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  20th International AIDS Conference
July 20-25, 2014
Melbourne, Australia
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Health Workers Not Following CDC Advice on Testing Older Adults for HIV
  20th International AIDS Conference, July 20-25, 2014, Melbourne
Mark Mascolini
Rates of HIV testing among older US adults fell after the Centers for Disease Control and Prevention (CDC) recommended opt-out HIV testing for all adults up to age 64 whenever they seek medical care [1]. But HIV testing rose significantly among older black adults in the United States after CDC advice came out.
Collaborators from the University of California and the National Institute of Alcoholism and Alcohol Abuse noted that routine HIV testing is "particularly important" in older adults because many older people and their clinicians believe they run a low risk of HIV infection even though HIV prevalence and the size of the risk pool are growing among older adults. To see whether HIV testing rates in older adults--defined here as 50 to 64 years old--have changed since the CDC issued its guidance in September 2006 [2], these investigators analyzed data from the CDC's US Behavioral Risk Factor Surveillance System (BRFSS) from 2003 through 2010.
The study included 899,965 US residents 50 to 64 years old who completed a BRFSS interview between January 1, 2003 and December 31, 2010. The study sample is representative of the US population and of each state's population. The main variable analyzed was whether people had an HIV test in the past 12 months. The investigators divided participants into two groups: 2003-2006 (before the new CDC testing recommendations) and 2007-2010 (after the new recommendations).
The study group had similar proportions of people 50 to 54 (34.5%), 55 to 59 (34.1%) and 60 to 64 (31.3%). HIV testing rates across the three age groups fell from 5.5% in 2003 to 3.6% in 2006 (beta = -0.16), then rose in 2007, only to fall back to 3.7% in 2010.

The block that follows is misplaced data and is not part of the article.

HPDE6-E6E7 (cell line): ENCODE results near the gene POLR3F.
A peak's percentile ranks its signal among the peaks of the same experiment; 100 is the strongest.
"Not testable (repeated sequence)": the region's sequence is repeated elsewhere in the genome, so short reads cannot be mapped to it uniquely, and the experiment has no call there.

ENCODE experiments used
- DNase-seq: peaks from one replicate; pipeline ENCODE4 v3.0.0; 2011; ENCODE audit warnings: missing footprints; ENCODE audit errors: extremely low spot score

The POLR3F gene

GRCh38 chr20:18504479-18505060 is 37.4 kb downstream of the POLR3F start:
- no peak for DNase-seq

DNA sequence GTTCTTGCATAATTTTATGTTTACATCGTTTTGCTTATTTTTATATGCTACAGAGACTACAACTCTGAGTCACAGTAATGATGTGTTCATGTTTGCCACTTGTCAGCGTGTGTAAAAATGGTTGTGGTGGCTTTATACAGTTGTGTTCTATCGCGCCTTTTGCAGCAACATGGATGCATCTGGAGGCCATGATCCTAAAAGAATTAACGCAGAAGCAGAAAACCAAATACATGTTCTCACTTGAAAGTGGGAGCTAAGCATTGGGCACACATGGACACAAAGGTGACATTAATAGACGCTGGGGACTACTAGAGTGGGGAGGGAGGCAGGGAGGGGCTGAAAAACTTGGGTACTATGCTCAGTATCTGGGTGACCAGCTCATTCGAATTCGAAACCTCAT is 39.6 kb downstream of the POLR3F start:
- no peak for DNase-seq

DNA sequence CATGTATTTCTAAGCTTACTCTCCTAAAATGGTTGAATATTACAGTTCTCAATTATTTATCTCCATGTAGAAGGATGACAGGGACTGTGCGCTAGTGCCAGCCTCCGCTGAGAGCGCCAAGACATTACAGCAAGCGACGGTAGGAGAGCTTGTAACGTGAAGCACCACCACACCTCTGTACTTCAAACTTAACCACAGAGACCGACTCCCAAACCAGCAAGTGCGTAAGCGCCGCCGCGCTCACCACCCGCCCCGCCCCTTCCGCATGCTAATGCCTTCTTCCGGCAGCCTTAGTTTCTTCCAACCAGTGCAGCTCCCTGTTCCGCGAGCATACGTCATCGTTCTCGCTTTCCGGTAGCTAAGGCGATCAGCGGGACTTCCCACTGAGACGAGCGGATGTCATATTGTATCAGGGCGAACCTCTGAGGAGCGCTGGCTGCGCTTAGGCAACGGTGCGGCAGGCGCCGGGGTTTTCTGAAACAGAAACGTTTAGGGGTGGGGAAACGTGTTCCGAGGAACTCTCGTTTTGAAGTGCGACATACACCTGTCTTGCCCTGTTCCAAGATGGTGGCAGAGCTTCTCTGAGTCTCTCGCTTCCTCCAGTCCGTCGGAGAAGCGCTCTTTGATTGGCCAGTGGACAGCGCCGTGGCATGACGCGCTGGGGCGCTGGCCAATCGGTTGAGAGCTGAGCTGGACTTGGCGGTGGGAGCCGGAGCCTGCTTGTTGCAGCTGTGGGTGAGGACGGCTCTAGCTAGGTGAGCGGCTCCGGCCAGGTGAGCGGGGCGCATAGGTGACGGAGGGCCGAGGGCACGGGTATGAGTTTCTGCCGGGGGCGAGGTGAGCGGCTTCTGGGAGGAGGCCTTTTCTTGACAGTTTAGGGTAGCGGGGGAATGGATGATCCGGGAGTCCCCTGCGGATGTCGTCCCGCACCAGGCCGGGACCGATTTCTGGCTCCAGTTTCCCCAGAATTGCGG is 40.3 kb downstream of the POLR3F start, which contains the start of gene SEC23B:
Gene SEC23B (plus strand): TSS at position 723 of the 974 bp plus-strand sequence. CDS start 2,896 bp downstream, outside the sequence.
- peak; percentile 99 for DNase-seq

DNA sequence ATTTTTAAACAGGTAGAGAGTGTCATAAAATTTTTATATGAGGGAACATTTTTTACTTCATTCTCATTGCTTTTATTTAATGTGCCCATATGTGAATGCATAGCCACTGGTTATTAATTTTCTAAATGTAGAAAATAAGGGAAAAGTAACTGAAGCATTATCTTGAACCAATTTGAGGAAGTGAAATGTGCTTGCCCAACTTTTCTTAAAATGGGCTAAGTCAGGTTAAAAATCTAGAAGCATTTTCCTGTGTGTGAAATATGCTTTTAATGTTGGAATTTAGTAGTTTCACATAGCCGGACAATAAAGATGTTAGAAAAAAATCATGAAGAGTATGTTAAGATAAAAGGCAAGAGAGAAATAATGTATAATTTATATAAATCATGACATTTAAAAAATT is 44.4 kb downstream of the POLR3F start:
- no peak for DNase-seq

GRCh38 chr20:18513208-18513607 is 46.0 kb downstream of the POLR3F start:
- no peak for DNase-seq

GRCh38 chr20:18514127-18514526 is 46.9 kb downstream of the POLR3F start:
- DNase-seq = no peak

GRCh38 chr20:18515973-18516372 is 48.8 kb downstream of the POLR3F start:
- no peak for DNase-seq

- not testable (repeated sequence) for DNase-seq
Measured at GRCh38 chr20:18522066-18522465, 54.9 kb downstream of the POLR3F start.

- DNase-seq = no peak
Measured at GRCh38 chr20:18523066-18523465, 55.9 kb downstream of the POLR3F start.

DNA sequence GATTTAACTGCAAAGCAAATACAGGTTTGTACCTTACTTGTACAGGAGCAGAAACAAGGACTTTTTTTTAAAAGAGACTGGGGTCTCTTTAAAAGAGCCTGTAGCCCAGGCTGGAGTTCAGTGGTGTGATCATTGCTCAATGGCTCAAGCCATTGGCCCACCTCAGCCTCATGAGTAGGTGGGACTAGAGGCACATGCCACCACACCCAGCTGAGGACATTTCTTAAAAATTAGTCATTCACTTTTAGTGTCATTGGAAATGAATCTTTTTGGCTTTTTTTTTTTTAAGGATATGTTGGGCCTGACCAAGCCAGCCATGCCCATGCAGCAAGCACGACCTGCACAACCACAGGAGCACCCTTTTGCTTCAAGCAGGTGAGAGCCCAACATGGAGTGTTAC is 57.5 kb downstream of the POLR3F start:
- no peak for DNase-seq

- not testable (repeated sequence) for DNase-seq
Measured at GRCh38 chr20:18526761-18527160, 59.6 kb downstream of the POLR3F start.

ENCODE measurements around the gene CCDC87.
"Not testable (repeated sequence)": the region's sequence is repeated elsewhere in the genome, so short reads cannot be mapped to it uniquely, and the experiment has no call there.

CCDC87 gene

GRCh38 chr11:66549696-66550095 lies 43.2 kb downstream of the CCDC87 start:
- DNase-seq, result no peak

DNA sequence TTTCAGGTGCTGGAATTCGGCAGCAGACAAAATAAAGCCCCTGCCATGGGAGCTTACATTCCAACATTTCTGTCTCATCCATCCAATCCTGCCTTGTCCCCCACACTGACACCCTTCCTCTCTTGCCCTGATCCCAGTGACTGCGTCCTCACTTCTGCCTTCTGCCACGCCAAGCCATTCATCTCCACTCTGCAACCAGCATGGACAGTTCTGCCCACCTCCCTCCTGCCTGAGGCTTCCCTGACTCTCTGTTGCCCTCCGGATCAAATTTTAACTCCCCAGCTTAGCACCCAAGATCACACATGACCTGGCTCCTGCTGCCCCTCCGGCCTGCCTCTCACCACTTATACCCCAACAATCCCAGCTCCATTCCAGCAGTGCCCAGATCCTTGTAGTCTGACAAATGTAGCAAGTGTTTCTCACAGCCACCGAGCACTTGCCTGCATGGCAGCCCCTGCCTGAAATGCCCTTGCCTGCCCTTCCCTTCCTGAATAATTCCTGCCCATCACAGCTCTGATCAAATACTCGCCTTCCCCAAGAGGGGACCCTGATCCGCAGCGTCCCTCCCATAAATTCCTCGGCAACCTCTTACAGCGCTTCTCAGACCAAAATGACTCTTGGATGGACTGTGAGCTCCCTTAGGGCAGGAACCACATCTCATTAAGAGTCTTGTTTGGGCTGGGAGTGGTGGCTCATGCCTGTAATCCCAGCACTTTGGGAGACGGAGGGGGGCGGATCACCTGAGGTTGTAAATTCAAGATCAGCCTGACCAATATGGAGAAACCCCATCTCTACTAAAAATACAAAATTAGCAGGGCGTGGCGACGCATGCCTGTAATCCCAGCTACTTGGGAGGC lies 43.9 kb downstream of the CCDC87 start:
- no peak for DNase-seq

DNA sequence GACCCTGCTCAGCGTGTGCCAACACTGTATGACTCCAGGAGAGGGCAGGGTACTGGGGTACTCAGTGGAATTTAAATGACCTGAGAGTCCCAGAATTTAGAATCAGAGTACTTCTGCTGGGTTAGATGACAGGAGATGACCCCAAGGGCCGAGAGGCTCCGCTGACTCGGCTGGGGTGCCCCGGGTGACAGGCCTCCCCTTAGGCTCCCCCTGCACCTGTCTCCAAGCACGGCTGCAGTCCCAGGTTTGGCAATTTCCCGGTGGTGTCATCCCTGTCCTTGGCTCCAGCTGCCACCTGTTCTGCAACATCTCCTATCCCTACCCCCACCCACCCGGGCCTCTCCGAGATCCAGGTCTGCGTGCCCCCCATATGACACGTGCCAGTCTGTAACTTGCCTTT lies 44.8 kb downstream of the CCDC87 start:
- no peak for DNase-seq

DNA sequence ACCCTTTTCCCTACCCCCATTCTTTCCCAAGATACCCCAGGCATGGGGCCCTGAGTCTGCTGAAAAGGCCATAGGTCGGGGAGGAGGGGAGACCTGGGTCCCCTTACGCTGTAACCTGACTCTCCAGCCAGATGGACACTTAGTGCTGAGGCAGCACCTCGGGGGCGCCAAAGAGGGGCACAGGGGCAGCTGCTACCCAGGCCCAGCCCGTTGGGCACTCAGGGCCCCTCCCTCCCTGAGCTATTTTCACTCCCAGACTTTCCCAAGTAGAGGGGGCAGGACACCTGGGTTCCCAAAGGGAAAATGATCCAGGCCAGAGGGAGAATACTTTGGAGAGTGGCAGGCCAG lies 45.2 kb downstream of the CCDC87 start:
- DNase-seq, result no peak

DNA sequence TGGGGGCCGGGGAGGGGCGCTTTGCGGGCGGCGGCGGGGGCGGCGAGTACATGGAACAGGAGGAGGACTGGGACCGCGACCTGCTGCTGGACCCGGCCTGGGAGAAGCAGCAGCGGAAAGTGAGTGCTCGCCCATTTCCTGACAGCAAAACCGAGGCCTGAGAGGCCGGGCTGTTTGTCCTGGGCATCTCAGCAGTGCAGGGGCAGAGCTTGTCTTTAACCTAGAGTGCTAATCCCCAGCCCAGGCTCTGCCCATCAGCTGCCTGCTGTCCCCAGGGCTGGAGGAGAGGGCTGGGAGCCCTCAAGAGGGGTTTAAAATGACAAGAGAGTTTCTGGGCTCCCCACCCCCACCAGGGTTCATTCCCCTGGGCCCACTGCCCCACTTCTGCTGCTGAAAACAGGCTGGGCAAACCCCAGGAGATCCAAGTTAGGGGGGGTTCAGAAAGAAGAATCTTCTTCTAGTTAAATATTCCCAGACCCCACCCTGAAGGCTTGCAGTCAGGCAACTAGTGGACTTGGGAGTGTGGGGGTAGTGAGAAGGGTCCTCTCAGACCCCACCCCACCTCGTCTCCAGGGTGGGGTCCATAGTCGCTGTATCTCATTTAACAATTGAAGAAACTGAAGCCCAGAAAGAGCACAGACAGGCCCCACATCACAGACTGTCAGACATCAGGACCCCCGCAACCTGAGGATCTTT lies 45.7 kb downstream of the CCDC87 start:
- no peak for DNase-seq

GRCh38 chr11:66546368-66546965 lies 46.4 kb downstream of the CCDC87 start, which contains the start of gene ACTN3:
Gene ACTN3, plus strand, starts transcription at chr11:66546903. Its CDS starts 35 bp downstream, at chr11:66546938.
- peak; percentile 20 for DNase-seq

Weighted HIV testing prevalence for men and women in each of the three age groups never exceeded 7%. Among men the overall testing rate fell from 6.1% in 2003-2006 to 5.4% in 2007-2010, a significant drop (P < 0.001). Among women the HIV testing rate was similar in 2003-2006 (3.1%) and 2007-2010 (3.0%) (P = 0.3944). Among both men and women, testing rates fell in each successively older age group in both 2003-2006 and 2007-2010.
Multiple logistic regression determined that the overall linear annual trend in recent HIV testing for 2003-2010 was -0.16 (95% confidence interval [CI] -0.21 to -0.12, P = 0.000). The linear annual trend for recent HIV testing by age was -0.05 (95% CI -0.05 to -0.04, P = 0.000).
Weighted HIV testing prevalence among whites dwindled from 3.5% in 2003-2006 to 2.9% in 2007-2010 (P < 0.001). Among Asians the testing rate fell from 4.1% to 2.1% from the early period to the late period (P = 0.0086). But among blacks the testing rate climbed from 10.4% in 2003-2006 to 11.6% in 2007-2010, a significant gain (P = 0.0245). Multivariate logistic regression analysis determined that blacks were the only racial/ethnic group whose testing rates rose over time (odds ratio 1.20, 95% CI 1.14 to 1.26, P = 0.000). Testing rates did not change significantly from one period to the next among Hispanics, Pacific Islanders, or American Indians/Alaska Natives.
Weighted HIV testing prevalence did not change from 2003-2006 to 2007-2010 for single people, but it dropped significantly among married or cohabitating people (from 3.6% in 2003-2006 to 3.2% in 2007-2010, P < 0.001).
The testing rate fell significantly from one period to the next among people who have a usual source of care (4.6% to 4.2%, P < 0.001). Testing rates were slightly higher in hospitals than clinics in both periods, but the rate dropped significantly from the early to the late period both in clinics (19.5% to 16.5%, P < 0.001) and hospitals (21.0% to 17.6%, P < 0.001).
The researchers concluded that CDC testing recommendations "may not be implemented widely among US older adults, except among blacks, a group heavily targeted during this period." They suggested that programs addressing HIV testing "implementation barriers" may yield higher testing rates among older adults.
1. Ford C, Godette D, Gaines T. Recent HIV testing among U.S. older adults since and prior to release of CDC's routine HIV testing recommendations: national findings based on the behavioral risk factor surveillance system (BRFSS). AIDS 2014. 20th International AIDS Conference. July 20-25, 2014. Melbourne. Abstract WEPE155.
2. Branson BM, Handsfield, HH, Lampe MA, et al. Revised Recommendations for HIV Testing of Adults, Adolescents, and Pregnant Women in Health-Care Settings. MMWR Morbidity and Mortality Weekly Report. 2006;55(RR14):1-17. http://www.cdc.gov/mmwr/preview/mmwrhtml/rr5514a1.htm